Wednesday, April 29, 2009

BPN 1343 FTMH - Europe’s fiber users doing it for themselves

Markets which currently enjoy the highest fiber deployment in Europe are characterised by a wide range of non-telco activity, including the direct involvement of construction companies, utilities, municipal governments and real estate investors. In many respects these efforts and initiatives have shown the rest of Europe than FttH can be developed without direct State involvement, and indeed without the involvement of incumbent telcos.

The range of initiatives is an important signal to the industry that the high cost of FttH deployment (which is nevertheless being brought down year by year through technological innovation) is no barrier to network construction.

If the mantra ‘give the customer what he wants’ is sound business practice, then the leading fiber nations have also shown that customers are willing to undertake much of the mechanical (engineering) effort themselves, rather than wait for years for their local provider to undertake the work. This truly demonstrates that fiber networks can be built inexpensively from the ground up. For operators, the involvement of customers digging their own trenches to their homes is obvious – without undertaking these costs themselves they nevertheless can take advantage of being the ‘first in’ provider.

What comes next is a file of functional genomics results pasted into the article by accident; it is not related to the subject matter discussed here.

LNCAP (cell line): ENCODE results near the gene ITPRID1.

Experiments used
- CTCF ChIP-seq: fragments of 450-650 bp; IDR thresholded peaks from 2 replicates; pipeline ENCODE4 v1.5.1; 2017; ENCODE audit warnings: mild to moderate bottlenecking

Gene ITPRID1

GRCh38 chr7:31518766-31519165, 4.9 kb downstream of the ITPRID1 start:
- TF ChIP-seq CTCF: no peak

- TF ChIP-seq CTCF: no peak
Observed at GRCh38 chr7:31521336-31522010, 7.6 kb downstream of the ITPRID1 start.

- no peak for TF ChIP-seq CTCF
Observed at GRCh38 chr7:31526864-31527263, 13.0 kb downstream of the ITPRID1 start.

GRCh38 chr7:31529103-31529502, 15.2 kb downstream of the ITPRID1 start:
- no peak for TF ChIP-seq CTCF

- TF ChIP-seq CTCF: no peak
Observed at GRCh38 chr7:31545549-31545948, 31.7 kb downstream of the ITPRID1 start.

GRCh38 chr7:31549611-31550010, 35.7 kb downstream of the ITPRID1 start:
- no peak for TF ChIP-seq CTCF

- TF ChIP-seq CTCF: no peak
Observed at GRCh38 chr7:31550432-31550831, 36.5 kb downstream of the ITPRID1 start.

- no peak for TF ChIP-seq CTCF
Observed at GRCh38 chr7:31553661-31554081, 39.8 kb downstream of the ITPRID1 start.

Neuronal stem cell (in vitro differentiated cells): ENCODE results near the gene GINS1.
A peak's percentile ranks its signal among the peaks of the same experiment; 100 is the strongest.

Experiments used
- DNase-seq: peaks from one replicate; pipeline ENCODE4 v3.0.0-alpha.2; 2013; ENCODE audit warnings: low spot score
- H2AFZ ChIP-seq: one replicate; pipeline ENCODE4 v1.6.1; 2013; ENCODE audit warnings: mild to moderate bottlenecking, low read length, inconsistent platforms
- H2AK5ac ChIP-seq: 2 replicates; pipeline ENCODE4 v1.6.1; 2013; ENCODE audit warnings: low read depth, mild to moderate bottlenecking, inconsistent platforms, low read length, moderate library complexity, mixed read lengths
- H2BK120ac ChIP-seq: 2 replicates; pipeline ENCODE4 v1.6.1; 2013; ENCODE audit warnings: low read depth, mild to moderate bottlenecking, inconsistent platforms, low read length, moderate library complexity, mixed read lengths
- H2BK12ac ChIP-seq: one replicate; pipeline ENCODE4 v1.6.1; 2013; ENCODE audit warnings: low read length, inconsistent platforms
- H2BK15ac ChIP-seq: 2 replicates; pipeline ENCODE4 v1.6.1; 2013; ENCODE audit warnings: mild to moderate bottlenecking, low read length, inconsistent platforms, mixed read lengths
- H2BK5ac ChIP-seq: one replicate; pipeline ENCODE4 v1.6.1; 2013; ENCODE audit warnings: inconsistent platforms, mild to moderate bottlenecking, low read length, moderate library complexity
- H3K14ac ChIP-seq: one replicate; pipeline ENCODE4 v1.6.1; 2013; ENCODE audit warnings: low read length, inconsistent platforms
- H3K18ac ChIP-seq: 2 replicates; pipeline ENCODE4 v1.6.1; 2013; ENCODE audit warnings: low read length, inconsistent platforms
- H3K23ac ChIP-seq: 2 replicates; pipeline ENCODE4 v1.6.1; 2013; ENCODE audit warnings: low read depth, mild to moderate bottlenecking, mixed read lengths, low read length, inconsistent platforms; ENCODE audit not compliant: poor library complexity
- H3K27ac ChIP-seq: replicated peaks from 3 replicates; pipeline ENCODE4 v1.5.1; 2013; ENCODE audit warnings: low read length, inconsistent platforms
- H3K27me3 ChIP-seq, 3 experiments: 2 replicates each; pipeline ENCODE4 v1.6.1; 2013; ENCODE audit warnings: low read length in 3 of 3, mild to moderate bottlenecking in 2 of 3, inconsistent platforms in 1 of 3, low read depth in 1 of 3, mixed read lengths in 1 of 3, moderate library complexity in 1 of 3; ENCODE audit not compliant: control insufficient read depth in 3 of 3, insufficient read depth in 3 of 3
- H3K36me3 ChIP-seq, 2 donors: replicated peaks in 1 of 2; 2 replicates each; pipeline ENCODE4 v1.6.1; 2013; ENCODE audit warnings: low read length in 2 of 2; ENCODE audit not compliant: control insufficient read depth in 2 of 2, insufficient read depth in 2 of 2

In Sweden, The Netherlands and Norway it has become normal practice for customers in rural areas to dig their own trenches. In Norway’s Stavanger muni-fiber project up to 80% of residents have dug their own trenches to fast-track the local private energy company and telecom provider Lyse Tele to lay out fiber. The company now serves more than 130,000 customers in 280 communities, and claims a take-up rate of more than 60%.

Nor are trenches hundreds of yards long, requiring the homeowner to rent digging machinery for the weekend: Lyse Tele installs fiber directly to a customer’s front yard and provides guidance (the required depth, insulation etc) on how to extend the cable to the house. Lyse Tele also benefits the customer by providing a discount on the service installation. By these pragmatic means, about 80% of customers choose to dig their own trenches. The company has also found that customers who have become involved in their own installation (thus adopting some of its value personally) stick with Lyse Telecom thereafter: customer churn is a remarkably low 0.2%. Lyse Tele has by these means grown from being a local energy provider to a true pan-Nordic operator, as well as a beacon to others in how fibre networks can be cost-effectively delivered to customers.

(A self-help project called Fiber to the Farm is operational now in the East of the Netherlands JB)

This sumnmary is an overview of separate country reports by Paul Budde Communications Pty

Blog Posting Number 1343

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